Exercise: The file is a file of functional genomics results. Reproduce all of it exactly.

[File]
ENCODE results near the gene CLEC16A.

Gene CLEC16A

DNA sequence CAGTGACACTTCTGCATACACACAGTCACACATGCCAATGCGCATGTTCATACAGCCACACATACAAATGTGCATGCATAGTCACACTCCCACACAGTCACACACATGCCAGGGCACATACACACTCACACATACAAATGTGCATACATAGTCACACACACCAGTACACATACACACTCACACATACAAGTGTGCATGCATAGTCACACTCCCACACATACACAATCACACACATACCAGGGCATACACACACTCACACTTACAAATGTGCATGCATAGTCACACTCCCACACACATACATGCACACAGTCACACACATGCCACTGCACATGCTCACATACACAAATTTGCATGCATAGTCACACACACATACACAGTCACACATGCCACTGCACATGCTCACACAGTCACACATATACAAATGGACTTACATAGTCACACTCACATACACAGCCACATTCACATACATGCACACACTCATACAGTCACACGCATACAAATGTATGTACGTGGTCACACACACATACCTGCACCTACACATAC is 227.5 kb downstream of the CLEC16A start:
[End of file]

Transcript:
ENCODE results near the gene CLEC16A.

Gene CLEC16A

DNA sequence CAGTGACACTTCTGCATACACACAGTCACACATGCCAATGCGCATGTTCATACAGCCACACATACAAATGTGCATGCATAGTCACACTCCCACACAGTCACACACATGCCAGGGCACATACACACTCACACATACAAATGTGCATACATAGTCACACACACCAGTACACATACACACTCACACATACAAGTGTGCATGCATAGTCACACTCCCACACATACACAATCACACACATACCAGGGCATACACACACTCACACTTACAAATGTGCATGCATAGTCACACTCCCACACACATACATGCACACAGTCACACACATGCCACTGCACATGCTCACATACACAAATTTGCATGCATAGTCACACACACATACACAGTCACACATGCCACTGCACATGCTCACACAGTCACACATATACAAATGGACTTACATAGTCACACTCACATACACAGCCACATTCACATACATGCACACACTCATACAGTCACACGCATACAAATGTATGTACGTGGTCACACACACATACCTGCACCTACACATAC is 227.5 kb downstream of the CLEC16A start: